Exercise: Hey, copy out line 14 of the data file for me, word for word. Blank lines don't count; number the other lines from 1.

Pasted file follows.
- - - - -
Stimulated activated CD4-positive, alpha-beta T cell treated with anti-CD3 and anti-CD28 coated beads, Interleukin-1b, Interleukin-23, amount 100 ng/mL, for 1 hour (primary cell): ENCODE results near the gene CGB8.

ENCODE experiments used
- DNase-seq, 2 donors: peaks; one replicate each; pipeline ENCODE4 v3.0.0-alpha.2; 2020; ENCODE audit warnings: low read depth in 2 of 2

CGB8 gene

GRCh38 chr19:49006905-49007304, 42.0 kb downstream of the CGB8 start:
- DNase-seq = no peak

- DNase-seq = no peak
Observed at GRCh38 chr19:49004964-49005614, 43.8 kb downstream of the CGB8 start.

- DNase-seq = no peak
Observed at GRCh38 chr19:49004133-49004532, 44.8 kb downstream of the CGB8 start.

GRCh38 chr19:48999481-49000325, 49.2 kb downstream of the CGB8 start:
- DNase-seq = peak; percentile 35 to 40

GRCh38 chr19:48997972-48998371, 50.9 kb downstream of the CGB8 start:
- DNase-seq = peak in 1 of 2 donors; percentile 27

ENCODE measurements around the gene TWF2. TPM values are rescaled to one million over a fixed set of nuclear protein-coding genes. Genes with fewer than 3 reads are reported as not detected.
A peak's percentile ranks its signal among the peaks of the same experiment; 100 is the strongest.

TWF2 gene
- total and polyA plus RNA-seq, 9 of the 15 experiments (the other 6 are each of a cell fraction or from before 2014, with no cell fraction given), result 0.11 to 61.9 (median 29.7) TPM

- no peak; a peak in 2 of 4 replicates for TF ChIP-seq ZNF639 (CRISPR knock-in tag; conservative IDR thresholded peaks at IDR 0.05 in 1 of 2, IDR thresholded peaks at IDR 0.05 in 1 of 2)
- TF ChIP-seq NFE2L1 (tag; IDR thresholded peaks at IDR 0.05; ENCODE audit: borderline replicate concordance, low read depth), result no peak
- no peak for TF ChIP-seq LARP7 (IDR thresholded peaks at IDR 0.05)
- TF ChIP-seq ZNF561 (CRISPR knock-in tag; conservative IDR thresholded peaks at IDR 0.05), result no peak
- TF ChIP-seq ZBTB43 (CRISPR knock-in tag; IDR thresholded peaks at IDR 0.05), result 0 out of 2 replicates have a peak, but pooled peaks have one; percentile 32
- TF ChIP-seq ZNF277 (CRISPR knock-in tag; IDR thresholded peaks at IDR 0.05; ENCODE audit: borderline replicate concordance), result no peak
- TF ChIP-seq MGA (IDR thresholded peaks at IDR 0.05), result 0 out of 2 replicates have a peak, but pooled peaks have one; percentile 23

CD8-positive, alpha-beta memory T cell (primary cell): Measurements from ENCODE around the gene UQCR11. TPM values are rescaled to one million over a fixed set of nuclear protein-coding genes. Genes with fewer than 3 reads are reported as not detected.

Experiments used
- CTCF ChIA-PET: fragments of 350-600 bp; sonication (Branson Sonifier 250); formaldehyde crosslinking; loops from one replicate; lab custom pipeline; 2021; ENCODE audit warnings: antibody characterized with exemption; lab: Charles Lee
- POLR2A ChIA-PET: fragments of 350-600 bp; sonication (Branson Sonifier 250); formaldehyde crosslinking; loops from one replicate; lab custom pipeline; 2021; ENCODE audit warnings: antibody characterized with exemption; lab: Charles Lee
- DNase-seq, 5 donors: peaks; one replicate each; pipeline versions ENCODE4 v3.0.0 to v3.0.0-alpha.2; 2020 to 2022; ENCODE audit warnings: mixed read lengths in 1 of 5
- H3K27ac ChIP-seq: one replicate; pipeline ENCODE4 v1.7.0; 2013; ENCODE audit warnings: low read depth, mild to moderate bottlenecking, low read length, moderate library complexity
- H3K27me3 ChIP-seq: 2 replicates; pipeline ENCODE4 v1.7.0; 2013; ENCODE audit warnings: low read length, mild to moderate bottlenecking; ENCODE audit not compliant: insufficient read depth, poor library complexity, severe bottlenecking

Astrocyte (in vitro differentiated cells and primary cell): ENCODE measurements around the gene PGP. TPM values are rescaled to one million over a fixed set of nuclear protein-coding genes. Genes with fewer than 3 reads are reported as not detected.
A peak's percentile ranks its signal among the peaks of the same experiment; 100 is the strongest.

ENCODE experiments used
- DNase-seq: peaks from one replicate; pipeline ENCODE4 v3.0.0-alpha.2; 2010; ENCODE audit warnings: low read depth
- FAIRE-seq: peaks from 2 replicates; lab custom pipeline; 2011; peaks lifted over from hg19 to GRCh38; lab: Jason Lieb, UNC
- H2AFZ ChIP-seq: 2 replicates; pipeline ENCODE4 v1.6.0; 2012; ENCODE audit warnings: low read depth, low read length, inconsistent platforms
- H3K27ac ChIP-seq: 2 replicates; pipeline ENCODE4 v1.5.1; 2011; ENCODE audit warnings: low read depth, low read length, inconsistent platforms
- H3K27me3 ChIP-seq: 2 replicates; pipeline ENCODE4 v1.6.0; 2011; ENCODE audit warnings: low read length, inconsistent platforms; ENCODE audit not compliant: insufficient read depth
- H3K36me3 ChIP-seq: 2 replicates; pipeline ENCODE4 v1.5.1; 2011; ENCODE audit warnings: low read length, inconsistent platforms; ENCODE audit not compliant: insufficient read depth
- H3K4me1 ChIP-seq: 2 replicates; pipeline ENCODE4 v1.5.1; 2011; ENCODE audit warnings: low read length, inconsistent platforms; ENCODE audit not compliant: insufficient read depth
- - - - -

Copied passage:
- DNase-seq = peak in 1 of 2 donors; percentile 27